Physiotherapy and Golf Injuries – Part 2 – The Shoulder

By Nigel Tilley 5 years ago
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In the second of a series of articles on injuries common in golfers of all abilities,’s Nigel Tilley – a Consultant Physiotherapist on The European Tour – examines potential shoulder problems and recovery routes.

Golf is a sport played by millions of people across the world everyday. It is thought of by many non-golfers as an ‘easy’ sport and they are unsure how injuries can occur when playing.

While it has been shown to have huge health benefits and can be played by people of all ages, the physical demands required of the body to execute one of the most complex athletic skills in sport are enormous. For a number of biomechanical reasons, the anatomy is poorly suited to perform the high-torque rotational movement of the golf swing, which involves creating and resisting many high forces.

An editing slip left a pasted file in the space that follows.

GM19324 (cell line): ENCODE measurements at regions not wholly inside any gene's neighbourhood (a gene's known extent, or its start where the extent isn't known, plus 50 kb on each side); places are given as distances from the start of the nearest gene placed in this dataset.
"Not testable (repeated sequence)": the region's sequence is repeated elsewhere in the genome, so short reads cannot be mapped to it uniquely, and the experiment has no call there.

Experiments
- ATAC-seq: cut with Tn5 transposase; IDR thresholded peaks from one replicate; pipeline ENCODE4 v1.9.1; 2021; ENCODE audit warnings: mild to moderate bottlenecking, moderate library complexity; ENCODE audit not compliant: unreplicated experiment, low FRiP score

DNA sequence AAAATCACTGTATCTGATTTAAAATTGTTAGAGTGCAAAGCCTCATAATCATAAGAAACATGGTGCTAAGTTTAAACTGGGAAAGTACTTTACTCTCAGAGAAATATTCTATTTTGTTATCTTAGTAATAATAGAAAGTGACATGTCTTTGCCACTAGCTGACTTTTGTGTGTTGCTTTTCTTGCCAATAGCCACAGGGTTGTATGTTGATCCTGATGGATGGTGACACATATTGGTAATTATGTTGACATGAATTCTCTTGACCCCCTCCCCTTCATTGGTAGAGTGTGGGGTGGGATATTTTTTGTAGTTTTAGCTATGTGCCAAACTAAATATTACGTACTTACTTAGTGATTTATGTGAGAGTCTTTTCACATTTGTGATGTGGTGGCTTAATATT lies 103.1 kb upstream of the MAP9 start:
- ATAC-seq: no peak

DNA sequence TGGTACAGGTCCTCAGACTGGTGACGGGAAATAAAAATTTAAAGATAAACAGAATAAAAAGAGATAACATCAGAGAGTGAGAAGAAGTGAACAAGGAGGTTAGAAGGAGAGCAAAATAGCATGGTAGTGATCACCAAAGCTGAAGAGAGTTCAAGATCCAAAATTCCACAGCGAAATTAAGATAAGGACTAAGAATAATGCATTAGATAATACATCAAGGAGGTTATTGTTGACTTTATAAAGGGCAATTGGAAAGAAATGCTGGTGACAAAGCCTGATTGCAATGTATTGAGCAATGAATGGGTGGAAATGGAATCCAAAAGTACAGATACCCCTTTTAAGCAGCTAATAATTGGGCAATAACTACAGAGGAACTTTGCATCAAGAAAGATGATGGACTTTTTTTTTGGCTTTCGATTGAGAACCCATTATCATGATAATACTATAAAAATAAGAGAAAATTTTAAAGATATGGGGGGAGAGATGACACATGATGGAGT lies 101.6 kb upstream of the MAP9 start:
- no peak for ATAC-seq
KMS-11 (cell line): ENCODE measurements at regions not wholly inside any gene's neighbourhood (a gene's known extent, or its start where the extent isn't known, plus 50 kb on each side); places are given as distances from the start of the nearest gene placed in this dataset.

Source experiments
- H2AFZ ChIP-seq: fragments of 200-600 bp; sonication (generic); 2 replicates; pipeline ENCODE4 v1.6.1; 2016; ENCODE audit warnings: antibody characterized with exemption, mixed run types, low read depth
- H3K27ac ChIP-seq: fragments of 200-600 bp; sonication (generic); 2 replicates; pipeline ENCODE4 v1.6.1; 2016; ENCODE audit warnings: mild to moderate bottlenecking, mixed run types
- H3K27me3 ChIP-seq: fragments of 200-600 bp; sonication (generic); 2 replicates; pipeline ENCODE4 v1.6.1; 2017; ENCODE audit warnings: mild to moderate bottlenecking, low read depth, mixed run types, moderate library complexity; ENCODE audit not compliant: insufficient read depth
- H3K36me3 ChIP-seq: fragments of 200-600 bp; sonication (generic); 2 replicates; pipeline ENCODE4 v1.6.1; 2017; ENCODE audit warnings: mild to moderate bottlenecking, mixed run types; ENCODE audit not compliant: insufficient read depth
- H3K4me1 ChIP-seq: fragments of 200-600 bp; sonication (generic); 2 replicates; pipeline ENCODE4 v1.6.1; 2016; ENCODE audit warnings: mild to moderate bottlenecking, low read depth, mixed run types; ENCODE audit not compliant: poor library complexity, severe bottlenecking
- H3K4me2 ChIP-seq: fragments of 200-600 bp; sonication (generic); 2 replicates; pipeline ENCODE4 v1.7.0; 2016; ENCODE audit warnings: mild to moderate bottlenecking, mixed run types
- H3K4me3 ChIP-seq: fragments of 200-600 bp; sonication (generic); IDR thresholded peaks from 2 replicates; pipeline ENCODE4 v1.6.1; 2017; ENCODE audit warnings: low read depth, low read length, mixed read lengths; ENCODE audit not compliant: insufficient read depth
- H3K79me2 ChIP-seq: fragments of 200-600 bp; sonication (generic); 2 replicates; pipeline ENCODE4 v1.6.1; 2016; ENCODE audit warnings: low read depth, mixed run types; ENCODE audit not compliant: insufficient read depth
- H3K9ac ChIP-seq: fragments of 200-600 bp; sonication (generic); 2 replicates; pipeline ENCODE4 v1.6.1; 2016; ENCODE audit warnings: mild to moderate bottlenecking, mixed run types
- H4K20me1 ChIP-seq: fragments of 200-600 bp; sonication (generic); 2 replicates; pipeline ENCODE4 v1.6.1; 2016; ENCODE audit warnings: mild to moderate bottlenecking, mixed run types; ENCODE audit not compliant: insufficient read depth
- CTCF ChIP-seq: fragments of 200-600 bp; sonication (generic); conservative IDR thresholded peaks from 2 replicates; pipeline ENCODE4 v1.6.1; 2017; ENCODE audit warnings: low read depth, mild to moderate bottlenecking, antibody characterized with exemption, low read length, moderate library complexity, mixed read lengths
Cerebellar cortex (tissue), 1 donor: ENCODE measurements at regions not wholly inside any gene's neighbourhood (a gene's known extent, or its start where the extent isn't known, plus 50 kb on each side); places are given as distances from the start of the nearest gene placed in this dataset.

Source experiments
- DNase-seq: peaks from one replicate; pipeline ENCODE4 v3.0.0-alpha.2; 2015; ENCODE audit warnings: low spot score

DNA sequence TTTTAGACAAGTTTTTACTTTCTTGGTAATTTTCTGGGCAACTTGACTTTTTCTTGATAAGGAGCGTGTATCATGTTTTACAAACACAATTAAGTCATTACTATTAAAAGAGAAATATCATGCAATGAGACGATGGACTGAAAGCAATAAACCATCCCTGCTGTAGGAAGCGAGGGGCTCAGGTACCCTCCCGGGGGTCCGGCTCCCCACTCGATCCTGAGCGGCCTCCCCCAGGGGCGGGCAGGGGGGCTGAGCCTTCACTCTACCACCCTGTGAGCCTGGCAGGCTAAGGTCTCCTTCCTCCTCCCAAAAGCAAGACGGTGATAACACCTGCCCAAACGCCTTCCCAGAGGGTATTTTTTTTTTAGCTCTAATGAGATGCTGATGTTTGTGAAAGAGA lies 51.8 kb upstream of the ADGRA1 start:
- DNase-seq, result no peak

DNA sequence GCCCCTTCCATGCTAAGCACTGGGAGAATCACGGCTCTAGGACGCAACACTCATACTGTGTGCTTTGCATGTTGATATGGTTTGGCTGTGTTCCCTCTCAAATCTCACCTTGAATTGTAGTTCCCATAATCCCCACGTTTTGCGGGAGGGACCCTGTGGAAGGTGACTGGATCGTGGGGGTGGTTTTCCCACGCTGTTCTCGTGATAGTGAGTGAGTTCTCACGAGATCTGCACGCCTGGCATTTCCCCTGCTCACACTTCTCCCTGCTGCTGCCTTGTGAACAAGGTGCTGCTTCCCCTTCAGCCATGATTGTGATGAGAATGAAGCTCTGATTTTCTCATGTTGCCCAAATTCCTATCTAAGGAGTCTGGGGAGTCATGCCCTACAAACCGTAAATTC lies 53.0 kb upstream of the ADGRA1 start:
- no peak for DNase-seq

The modern swing uses a large shoulder turn but restricts the hip turn to build torque in the muscles of the lower back and shoulders.  This places larger stresses and requirements on the muscles and structures of the shoulder complex and leaves it susceptible to injury.

However, with regular conditioning, improvement in technique, warm ups and structured practice the improvements in golfers’ performance and reduction in injuries can be significant.  Your physiotherapist can help you with this as well as provide you with effective treatment should you suffer with any injuries.

Shoulder injury

The shoulder is a complex joint and there is a varied range of injuries and pathologies that can occur within it and its associated structures.  Certain injuries are more prevalent at different ages and in golf are often specific to each shoulder depending on the lead side of the swing (as with wrist injuries).